Finishing with the Idea of the Third World: The Concept of the Political Trajectory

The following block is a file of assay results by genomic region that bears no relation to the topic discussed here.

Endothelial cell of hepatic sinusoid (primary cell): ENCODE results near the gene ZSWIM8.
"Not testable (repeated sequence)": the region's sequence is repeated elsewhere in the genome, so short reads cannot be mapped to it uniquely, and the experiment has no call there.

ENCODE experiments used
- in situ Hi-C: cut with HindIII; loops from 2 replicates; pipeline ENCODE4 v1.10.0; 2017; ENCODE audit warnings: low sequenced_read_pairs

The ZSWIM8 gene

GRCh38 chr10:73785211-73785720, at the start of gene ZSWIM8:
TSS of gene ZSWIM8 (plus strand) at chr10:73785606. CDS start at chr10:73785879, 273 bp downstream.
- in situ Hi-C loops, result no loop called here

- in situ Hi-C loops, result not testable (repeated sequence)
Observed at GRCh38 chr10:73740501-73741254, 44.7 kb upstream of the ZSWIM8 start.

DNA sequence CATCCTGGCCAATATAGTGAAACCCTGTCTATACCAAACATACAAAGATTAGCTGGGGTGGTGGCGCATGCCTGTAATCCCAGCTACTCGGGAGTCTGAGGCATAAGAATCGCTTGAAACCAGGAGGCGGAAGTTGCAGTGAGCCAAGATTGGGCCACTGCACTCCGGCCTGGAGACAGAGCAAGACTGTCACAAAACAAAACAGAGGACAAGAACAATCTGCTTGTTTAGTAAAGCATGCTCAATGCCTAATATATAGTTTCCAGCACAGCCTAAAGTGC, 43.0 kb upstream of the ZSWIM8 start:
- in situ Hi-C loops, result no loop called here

Academic analysis of societies of the 'south' has long been divided between the conflicting theories of 'modernisation' and 'dependency'. Paradoxically these opposing schools of thought also share a common belief: that of external factors being the major influence behind political change in Africa, Latin America and Asia since the global expansion of Western imperialism. It is of little essential importance that one theory emphasises the rise of 'modernisation' to the detriment of 'tradition', whereas the other concentrates on an undifferentiated 'periphery' which is in a dependent relationship working to the advantage of the 'centre'. As the emphasis has been put upon an explanation based upon external factors, the unity and specificity of the economic and political problems faced by these three continents has been postulated. This has given rise to the invention of the fantasy of the 'Third World' and to the theory of the radical extraneity of the modern state based on the model of Western bureaucracy. This alienation is then held responsible for most of the problems associated with political underdevelopment.